This Handbook brings together a collection of leading international authors to reflect on the influence of central contributions, or classics, that have shaped the development of the field of public policy and administration. The Handbook reflects on a wide range of key contributions to the field, selected on the basis of their international and wider disciplinary impact. Focusing on classics that contributed significantly to the field over the second half of the 20th century, it offers insights into works that have explored aspects of the policy process, of particular features of bureaucracy, and of administrative and policy reforms. Each classic is discussed by a leading international scholars. They offer unique insights into the ways in which individual classics have been received in scholarly debates and disciplines, how classics have shaped evolving research agendas, and how the individual classics continue to shape contemporary scholarly debates. In doing so, this volume offers a novel approach towards considering the various central contributions to the field. The Handbook offers students of public policy and administration state-of-the-art insights into the enduring impact of key contributions to the field.
This book is inspired by the international movement towards the criminalisation of cartel conduct over the last decade. Led by US enforcers, criminalisation has been supported by a growing number of regulators and governments. It derives its support from the simple yet forceful proposition that criminal sanctions, particularly jail time, are the most effective deterrent to such activity. However, criminalisation is much more complex than that basic proposition suggests. There is complexity both in terms of the various forces that are driving and shaping the movement (economic, political and social) and in the effects on the various actors involved in it (government, enforcement agencies, the business community, judiciary, legal profession and general public). Featuring contributions from authors who have been at the forefront of the debate around the world, this substantial 19-chapter volume captures the richness of the criminalisation phenomenon and considers its implications for building an effective criminal cartel regime, particularly outside of the US. It adopts a range of approaches, including general theoretical perspectives (from criminal theory, economics, political science, regulation and criminology) and case-studies of the experience with the design and enforcement of existing or contemplated criminal cartel regimes in various jurisdictions (including in Australia, Canada, EU, Germany, Ireland and the UK). The book also explores the international dimensions of criminalisation - its specific practical consequences (such as increased potential for extradition) as well as its more general implications for trends of harmonisation or convergence in competition law and enforcement.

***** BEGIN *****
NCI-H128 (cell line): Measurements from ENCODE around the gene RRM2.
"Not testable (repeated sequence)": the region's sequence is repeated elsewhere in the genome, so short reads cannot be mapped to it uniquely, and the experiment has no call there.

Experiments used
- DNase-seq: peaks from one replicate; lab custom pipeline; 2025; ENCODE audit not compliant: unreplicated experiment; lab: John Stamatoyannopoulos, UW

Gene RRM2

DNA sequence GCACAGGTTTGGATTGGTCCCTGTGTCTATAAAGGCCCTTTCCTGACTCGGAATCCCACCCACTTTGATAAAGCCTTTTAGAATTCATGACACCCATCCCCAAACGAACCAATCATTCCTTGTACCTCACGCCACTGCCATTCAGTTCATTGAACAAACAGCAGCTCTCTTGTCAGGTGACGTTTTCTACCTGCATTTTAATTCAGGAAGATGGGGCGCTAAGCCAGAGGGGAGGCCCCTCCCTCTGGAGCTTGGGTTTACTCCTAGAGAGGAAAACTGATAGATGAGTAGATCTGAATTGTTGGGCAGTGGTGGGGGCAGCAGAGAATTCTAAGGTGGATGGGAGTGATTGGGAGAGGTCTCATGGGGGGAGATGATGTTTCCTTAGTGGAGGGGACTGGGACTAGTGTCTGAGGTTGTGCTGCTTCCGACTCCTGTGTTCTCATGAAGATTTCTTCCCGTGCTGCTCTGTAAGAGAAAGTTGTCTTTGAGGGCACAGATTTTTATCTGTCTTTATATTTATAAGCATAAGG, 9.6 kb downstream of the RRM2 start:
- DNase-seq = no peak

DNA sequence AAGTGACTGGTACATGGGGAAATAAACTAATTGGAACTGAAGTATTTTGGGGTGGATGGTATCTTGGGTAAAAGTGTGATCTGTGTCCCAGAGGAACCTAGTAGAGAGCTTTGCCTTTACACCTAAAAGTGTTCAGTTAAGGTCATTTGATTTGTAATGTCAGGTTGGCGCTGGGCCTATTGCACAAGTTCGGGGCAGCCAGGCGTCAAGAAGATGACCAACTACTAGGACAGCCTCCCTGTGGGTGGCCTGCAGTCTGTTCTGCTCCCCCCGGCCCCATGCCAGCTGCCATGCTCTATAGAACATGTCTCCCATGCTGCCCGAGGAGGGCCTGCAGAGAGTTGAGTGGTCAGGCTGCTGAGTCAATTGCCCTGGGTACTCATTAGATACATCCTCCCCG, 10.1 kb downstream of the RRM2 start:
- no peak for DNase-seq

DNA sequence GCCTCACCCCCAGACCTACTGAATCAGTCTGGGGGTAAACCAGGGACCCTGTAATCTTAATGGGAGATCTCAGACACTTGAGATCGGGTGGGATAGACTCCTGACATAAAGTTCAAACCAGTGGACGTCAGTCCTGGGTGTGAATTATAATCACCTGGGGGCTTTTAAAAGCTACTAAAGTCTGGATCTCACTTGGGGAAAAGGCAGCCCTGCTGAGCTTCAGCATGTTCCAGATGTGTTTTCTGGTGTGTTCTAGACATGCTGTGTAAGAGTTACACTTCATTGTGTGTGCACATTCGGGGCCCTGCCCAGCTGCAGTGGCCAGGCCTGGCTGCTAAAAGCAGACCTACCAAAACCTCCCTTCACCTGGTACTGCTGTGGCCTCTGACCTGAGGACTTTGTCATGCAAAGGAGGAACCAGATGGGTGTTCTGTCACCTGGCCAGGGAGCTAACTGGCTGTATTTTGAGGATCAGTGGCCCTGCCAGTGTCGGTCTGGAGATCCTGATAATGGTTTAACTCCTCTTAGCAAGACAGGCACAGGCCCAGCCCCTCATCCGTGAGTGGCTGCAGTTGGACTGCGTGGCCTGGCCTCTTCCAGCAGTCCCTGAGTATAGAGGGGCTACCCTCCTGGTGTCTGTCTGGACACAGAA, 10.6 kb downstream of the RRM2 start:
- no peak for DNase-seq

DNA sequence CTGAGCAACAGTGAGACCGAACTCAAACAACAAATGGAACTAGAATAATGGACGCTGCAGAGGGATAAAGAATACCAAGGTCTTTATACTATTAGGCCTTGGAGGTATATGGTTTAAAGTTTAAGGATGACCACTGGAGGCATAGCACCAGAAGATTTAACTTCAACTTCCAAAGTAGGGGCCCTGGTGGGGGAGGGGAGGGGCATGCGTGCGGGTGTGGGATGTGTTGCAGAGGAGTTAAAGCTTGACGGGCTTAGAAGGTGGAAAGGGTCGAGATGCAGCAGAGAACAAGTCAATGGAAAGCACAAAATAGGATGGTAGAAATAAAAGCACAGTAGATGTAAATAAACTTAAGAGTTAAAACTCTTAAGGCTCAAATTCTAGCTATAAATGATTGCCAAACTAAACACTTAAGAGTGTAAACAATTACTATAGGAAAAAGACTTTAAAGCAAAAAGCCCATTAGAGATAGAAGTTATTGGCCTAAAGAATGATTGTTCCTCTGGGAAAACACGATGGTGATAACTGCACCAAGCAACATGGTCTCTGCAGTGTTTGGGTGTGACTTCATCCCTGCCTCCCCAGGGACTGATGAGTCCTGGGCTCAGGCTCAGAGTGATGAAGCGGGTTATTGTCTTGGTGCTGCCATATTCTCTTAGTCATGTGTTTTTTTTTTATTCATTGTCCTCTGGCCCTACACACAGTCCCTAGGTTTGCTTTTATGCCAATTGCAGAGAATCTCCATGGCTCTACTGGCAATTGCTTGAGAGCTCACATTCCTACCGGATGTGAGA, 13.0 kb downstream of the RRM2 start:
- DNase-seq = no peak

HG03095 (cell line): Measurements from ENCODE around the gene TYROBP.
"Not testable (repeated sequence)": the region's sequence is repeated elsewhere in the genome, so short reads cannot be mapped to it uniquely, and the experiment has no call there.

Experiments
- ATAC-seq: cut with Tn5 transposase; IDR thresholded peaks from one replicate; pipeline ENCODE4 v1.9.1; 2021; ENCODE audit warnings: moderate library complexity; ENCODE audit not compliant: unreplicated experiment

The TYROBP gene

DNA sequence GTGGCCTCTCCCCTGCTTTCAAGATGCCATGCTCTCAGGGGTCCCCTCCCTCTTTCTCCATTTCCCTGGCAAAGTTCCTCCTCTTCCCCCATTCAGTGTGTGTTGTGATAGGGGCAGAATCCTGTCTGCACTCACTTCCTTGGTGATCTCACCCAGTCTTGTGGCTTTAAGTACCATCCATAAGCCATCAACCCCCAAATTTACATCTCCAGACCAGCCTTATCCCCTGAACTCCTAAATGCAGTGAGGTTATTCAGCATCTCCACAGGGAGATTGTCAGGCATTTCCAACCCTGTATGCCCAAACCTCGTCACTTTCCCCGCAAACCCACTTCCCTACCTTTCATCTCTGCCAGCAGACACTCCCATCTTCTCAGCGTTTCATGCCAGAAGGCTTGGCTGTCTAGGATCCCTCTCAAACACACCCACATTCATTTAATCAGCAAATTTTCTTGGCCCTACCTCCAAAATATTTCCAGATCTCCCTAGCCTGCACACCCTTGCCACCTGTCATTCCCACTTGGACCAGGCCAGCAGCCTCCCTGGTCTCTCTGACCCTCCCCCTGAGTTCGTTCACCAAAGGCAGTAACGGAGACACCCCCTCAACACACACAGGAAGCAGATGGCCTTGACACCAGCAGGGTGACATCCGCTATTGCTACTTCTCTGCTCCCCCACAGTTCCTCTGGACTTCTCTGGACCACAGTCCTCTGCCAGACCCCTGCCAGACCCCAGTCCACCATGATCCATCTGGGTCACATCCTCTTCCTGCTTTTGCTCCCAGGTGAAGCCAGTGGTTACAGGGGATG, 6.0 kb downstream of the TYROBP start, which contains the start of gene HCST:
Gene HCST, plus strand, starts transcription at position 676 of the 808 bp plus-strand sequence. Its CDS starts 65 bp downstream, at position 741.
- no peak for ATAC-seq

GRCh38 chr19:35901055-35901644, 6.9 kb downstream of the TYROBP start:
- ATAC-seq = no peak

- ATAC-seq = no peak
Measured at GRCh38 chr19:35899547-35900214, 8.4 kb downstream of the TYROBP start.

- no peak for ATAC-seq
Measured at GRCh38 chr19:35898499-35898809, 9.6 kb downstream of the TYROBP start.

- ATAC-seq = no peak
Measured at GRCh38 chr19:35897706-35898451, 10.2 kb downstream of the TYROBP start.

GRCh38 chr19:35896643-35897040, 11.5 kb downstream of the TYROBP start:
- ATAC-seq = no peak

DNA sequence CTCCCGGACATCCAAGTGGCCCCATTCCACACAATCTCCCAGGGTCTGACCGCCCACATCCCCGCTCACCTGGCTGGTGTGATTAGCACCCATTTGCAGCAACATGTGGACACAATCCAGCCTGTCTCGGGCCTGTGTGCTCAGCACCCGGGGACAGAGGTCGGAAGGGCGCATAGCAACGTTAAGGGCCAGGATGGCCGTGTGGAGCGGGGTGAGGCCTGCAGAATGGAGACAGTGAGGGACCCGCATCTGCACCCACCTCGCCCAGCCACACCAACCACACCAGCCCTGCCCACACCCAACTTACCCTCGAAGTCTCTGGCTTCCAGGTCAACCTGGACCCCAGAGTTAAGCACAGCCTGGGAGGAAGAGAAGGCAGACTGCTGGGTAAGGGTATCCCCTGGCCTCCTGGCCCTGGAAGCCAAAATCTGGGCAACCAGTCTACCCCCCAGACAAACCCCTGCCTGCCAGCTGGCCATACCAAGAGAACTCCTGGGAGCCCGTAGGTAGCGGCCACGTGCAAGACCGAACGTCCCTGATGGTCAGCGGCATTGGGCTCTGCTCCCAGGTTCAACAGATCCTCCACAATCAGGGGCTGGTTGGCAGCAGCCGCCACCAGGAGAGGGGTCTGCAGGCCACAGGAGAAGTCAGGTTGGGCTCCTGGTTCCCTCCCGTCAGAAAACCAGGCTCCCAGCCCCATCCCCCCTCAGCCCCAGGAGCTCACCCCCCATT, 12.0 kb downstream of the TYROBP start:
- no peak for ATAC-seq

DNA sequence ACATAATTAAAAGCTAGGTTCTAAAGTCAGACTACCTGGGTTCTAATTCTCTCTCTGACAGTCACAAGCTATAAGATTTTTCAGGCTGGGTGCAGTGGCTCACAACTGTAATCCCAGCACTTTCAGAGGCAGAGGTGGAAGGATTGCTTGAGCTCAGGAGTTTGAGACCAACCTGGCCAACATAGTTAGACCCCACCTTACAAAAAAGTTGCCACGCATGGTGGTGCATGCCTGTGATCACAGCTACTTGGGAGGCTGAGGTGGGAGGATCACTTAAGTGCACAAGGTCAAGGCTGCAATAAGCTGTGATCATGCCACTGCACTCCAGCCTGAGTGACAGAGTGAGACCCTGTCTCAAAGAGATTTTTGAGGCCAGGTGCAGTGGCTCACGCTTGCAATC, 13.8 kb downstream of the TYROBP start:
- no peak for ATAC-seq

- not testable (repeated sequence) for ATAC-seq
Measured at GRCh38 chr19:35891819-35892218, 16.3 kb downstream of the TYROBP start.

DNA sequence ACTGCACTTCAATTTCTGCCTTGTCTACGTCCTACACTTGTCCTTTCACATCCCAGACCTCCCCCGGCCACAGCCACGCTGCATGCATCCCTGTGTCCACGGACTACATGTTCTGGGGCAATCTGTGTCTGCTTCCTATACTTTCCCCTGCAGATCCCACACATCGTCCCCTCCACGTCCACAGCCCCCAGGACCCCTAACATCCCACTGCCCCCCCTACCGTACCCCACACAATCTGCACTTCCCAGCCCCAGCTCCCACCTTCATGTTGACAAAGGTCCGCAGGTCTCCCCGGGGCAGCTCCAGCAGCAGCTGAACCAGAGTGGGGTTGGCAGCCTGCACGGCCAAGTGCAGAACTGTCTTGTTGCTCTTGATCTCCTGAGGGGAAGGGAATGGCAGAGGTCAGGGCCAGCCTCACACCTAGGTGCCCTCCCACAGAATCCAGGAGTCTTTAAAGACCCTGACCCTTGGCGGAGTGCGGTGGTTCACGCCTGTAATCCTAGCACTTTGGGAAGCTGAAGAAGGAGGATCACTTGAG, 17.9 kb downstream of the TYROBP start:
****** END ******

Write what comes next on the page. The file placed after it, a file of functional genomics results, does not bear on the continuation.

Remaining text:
Author: Tom R. Tyler
Publisher: Russell Sage Foundation
Release Date: 2002-10-10
Public opinion polls suggest that American's trust in the police and courts is declining. The same polls also reveal a disturbing racial divide, with minorities expressing greater levels of distrust than whites. Practices such as racial profiling, zero-tolerance and three-strikes laws, the use of excessive force, and harsh punishments for minor drug crimes all contribute to perceptions of injustice. In Trust in the Law, psychologists Tom R. Tyler and Yuen J. Huo present a compelling argument that effective law enforcement requires the active engagement and participation of the communities it serves, and argue for a cooperative approach to law enforcement that appeals to people's sense of fair play, even if the outcomes are not always those with which they agree. Based on a wide-ranging survey of citizens who had recent contact with the police or courts in Oakland and Los Angeles, Trust in the Law examines the sources of people's favorable and unfavorable reactions to their encounters with legal authorities. Tyler and Huo address the issue from a variety of angles: the psychology of decision acceptance, the importance of individual personal experiences, and the role of ethnic group identification. They find that people react primarily to whether or not they are treated with dignity and respect, and the degree to which they feel they have been treated fairly helps to shape their acceptance of the legal process. Their findings show significantly less willingness on the part of minority group members who feel they have been treated unfairly to trust the motives to subsequent legal decisions of law enforcement authorities. Since most people in the study generalize from their personal experiences with individual police officers and judges, Tyler and Huo suggest that gaining maximum cooperation and consent of the public depends upon fair and transparent decision-making and treatment on the part of law enforcement officers. Tyler and Huo conclude that the best way to encourage compliance with the law is for legal authorities to implement programs that foster a sense of personal involvement and responsibility. For example, community policing programs, in which the local population is actively engaged in monitoring its own neighborhood, have been shown to be an effective tool in improving police-community relationships. Cooperation between legal authorities and community members is a much discussed but often elusive goal. Trust in the Law shows that legal authorities can behave in ways that encourage the voluntary acceptance of their directives, while also building trust and confidence in the overall legitimacy of the police and courts. A Volume in the Russell Sage Foundation Series on Trust